And the response from other people to the second issue in particular — the excitement over the new world, the feeling that this is mythical world building on a scale rarely seen and enjoyed — underscores, for me, that Secret Wars isn’t necessarily bad or a failure or whatever, but something that I clearly don’t get on some basic level. All I see are the seams and the familiarities and why it’s never going to last. I’m missing the basic wonder and suspension of cynicism and disbelief that something like this needs to work.


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8 comments on “Graeme Wonders if The Other 75% of Secret Wars Is Where The Fun Is

  1. Rob G May 21, 2015

    It should be crazy fun, but so far, it’s been a tedious slog.

  2. Rob G May 21, 2015

    It should be crazy fun, but so far, it’s been a tedious slog.

  3. Rob G May 21, 2015

    I meant to be repetitive in my replies, (I was going to submit several more identical replies but your site stopped me from repeating that reply over and over again). It was meant to be a commentary on the repetitiveness and tedium of Hickman’s approach toward storytelling. I’m not having any fun with Convergence either BTW.

  4. Graeme: “Ugggg, Secret Wars is just Game of Thrones with Marvel Characters”
    What I suspect most Marvel fans reaction to Secret Wars is: “Yay, Secret Wars is Game of Thrones with Marvel Characters”

  5. Martin May 21, 2015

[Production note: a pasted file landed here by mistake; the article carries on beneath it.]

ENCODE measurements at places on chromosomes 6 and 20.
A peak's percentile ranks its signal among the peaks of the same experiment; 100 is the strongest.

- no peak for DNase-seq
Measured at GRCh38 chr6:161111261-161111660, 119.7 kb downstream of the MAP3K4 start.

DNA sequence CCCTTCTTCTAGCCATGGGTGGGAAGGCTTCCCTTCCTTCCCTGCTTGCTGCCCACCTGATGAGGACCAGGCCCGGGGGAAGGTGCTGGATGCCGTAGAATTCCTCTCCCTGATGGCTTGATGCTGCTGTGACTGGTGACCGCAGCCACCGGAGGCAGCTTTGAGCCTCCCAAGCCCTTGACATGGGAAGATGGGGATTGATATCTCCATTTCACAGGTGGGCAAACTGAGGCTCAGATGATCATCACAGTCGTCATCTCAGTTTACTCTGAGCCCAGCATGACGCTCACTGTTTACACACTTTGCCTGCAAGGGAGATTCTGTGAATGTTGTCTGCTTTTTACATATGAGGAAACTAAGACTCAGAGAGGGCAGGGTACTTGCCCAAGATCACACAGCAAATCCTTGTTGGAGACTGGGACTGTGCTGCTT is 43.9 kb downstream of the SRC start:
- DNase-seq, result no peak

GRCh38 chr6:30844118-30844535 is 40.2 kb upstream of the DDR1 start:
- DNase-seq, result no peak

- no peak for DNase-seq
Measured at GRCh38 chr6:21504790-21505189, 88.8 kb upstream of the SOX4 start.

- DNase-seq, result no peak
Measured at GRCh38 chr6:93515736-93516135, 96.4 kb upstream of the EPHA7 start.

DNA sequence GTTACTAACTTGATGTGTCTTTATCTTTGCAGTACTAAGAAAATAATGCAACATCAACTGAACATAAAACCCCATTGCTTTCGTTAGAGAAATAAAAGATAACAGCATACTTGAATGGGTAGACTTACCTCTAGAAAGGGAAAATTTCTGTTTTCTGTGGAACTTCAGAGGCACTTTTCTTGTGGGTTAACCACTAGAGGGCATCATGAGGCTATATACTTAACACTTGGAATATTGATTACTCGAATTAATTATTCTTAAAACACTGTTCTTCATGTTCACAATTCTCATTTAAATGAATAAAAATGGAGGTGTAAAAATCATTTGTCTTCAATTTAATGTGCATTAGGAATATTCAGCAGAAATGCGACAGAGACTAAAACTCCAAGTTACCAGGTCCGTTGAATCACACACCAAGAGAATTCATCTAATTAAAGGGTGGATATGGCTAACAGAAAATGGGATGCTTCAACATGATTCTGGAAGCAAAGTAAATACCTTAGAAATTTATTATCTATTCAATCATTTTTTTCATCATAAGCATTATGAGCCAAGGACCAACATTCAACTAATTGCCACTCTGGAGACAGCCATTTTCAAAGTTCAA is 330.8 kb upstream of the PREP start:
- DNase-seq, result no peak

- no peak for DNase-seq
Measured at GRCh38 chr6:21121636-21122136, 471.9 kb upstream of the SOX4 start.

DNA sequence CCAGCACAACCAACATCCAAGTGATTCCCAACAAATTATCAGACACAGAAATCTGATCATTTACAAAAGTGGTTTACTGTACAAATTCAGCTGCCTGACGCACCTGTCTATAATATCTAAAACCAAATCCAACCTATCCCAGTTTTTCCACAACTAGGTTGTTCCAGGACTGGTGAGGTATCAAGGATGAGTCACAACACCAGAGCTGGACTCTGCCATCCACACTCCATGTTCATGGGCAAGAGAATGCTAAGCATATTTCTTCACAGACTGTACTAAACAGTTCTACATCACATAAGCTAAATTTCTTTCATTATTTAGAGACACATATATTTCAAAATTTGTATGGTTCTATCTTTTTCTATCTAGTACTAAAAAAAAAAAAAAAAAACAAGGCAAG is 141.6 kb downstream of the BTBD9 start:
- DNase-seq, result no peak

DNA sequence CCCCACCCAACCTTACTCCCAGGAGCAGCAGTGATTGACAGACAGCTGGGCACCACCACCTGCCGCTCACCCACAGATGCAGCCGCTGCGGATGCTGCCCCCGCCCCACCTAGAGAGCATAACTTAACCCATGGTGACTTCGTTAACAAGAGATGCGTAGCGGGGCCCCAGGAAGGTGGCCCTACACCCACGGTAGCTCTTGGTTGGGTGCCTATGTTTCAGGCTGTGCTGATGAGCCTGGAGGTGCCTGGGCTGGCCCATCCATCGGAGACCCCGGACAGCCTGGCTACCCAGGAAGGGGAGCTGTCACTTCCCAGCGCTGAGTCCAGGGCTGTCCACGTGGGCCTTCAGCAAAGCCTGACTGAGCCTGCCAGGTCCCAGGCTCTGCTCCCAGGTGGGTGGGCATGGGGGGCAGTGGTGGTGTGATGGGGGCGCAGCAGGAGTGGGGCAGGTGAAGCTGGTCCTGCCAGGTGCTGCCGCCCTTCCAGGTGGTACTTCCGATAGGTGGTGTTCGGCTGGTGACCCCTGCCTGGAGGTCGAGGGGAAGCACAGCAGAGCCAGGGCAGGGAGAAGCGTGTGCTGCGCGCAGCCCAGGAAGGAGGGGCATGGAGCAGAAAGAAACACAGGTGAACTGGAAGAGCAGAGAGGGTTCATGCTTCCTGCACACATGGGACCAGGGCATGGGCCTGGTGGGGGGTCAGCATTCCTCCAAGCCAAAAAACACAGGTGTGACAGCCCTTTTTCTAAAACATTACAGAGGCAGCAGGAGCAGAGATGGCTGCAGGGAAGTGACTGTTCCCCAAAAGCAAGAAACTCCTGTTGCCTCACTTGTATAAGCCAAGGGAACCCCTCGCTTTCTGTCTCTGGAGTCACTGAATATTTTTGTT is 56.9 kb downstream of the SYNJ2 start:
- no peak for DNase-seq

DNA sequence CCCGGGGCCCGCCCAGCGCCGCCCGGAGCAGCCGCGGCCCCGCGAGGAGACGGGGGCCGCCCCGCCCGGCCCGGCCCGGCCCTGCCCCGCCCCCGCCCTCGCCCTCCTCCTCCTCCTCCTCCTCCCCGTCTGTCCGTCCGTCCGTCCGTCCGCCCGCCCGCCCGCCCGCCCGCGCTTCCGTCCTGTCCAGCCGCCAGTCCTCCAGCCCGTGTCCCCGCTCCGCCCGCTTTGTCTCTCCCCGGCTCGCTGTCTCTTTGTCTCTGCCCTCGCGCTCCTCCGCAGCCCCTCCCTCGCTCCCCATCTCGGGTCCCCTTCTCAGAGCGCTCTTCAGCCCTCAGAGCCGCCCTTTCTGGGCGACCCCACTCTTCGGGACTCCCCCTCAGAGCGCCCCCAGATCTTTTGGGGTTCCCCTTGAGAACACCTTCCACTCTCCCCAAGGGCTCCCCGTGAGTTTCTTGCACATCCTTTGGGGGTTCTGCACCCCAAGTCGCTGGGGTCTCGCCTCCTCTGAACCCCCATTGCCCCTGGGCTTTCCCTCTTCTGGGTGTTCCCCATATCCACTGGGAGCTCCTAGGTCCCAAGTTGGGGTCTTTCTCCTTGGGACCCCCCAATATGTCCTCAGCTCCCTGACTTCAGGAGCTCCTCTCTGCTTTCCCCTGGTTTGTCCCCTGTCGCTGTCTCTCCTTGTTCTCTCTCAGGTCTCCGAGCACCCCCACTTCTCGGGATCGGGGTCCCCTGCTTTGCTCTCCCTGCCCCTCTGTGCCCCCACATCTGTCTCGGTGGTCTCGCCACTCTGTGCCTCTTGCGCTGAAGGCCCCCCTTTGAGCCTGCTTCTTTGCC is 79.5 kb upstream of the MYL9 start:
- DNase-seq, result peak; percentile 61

Graeme of Thrones.

    That’s all.

  6. I’ve really enjoyed it so far, but I have no idea what Game of Thrones is about, aside from sexual assault. Sorta like how I enjoyed that other comic that was apparently a ripoff of Hunger Games because I don’t know anything about Hunger Games. Or Battle Royale.

    Anyway, it’s totally cool to not dig Secret Wars, but I have two minor quibbles with the above:

    1.) “glacially slow introduction to Battleworld”
    I thought the second issue moved at a pretty decent clip! I don’t know what else to say because it seems so self-evident. I mean, I guess it could have covered more ground, but “glacial” seems a bit hyperbolic.

    2.) “entirely devoid of emotional engagement”
    Reed’s family got vaporized or something! Also, I feel pretty invested in Rookie Thor Cop. I’d be fine with Secret Wars just being SERPICO except with Thor Cops. Or maybe that’s what THORS will be. Fingers crossed!

    Bottom line: the first 25% of SECRET WARS has held plenty of fun for me. I also thought PLANET HULK was pretty good. If you are not interested in Barbarian Captain America hanging out with Devil Dinosaur (which is fine!), then it’s best to stay away.

  7. Yeah, I’m not getting it either, outside of an “I guess I can see where the sticky notes ended up on the whiteboard and why” sense. The Spider-Ham backup strip had some moments of life, but otherwise what most engages me is wondering what Battleworld means for the Manhattan housing market (Spider-Gwen mentions something about a halfway house; my headcanon is that residents know that suddenly all sorts of people were displaced), commutes, jobs, and general infrastructure. Which I don’t think is the kind of engagement Marvel was looking for.

    Micro-note. At some point, Captain Savage America says something like, “I want my T. Rex back.” Wouldn’t it scanned better as, “I want my dinosaur back”?

  8. Aha, I’m more Graeme than Jeff this week. I’m with you, I found this deadly dull, and the generally positive responses have me scratching my heid. I’m out.